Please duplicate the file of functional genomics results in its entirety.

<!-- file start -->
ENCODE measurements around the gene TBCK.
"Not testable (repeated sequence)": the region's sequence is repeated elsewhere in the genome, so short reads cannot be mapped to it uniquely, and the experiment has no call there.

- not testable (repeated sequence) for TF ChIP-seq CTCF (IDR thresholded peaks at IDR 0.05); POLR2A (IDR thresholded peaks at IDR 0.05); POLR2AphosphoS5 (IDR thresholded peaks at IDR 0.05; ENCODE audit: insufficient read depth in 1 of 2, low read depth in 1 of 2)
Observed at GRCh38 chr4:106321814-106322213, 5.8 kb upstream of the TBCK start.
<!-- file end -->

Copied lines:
ENCODE measurements around the gene TBCK.
"Not testable (repeated sequence)": the region's sequence is repeated elsewhere in the genome, so short reads cannot be mapped to it uniquely, and the experiment has no call there.

- not testable (repeated sequence) for TF ChIP-seq CTCF (IDR thresholded peaks at IDR 0.05); POLR2A (IDR thresholded peaks at IDR 0.05); POLR2AphosphoS5 (IDR thresholded peaks at IDR 0.05; ENCODE audit: insufficient read depth in 1 of 2, low read depth in 1 of 2)
Observed at GRCh38 chr4:106321814-106322213, 5.8 kb upstream of the TBCK start.